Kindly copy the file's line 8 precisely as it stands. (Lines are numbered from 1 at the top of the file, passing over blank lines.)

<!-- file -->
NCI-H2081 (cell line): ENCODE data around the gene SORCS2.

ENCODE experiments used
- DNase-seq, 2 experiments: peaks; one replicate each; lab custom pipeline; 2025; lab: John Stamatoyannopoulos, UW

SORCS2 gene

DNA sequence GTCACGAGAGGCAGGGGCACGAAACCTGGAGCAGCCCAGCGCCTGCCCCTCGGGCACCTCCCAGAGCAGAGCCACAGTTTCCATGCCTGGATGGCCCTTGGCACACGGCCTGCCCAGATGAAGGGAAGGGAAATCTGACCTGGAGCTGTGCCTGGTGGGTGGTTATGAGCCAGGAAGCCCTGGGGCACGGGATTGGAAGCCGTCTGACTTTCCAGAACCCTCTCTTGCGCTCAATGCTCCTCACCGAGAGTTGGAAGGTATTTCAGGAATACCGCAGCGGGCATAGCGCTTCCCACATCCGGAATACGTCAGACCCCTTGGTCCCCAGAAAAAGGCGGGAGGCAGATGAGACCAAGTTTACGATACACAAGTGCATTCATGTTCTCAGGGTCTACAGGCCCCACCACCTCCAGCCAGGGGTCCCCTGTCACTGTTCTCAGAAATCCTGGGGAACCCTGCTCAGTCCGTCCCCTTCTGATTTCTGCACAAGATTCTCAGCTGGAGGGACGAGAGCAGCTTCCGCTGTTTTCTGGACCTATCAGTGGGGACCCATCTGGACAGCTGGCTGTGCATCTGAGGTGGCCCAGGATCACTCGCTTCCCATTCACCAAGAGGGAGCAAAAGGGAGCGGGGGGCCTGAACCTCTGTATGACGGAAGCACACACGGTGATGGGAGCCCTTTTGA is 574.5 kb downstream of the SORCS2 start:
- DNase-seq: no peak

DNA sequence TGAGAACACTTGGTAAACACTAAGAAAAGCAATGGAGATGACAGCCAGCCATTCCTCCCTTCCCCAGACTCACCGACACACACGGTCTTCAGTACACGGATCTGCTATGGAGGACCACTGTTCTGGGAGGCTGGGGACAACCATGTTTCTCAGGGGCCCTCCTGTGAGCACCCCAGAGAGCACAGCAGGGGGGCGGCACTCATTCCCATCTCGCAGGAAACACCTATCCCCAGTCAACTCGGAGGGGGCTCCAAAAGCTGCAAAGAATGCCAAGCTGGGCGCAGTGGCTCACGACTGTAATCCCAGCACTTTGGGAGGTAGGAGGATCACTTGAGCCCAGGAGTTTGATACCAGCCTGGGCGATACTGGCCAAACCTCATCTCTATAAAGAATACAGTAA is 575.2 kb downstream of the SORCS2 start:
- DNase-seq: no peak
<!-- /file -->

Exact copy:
- DNase-seq: no peak